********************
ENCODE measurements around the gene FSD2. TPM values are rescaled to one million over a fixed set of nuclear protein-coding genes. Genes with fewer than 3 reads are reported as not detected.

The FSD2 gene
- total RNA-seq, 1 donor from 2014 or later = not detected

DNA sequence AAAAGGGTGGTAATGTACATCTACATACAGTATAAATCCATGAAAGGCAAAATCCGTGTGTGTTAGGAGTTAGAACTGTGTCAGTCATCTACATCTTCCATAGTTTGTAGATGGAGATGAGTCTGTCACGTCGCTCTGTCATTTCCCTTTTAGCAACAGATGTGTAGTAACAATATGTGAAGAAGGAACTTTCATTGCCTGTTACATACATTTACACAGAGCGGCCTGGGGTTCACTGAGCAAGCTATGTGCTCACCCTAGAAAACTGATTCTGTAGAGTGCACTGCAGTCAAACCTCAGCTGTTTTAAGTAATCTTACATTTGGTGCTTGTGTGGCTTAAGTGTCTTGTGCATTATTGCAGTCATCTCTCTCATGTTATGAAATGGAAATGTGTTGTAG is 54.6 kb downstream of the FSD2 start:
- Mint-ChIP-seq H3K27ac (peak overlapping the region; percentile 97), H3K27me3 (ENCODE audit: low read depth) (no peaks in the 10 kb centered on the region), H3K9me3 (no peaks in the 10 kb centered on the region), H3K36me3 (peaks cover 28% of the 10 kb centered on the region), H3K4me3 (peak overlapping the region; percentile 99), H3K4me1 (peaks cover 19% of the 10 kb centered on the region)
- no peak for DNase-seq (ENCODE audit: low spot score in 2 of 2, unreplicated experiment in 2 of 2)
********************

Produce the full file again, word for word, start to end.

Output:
ENCODE measurements around the gene FSD2. TPM values are rescaled to one million over a fixed set of nuclear protein-coding genes. Genes with fewer than 3 reads are reported as not detected.

The FSD2 gene
- total RNA-seq, 1 donor from 2014 or later = not detected

DNA sequence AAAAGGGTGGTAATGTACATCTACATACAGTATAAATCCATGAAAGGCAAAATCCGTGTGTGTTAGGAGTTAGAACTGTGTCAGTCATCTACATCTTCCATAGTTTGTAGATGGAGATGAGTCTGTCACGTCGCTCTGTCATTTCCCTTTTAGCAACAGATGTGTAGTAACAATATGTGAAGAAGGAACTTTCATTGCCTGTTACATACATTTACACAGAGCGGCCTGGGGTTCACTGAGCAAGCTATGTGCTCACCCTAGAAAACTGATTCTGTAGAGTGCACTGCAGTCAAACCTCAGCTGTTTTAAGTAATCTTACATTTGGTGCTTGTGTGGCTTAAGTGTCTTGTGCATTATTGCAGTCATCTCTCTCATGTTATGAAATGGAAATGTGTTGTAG is 54.6 kb downstream of the FSD2 start:
- Mint-ChIP-seq H3K27ac (peak overlapping the region; percentile 97), H3K27me3 (ENCODE audit: low read depth) (no peaks in the 10 kb centered on the region), H3K9me3 (no peaks in the 10 kb centered on the region), H3K36me3 (peaks cover 28% of the 10 kb centered on the region), H3K4me3 (peak overlapping the region; percentile 99), H3K4me1 (peaks cover 19% of the 10 kb centered on the region)
- no peak for DNase-seq (ENCODE audit: low spot score in 2 of 2, unreplicated experiment in 2 of 2)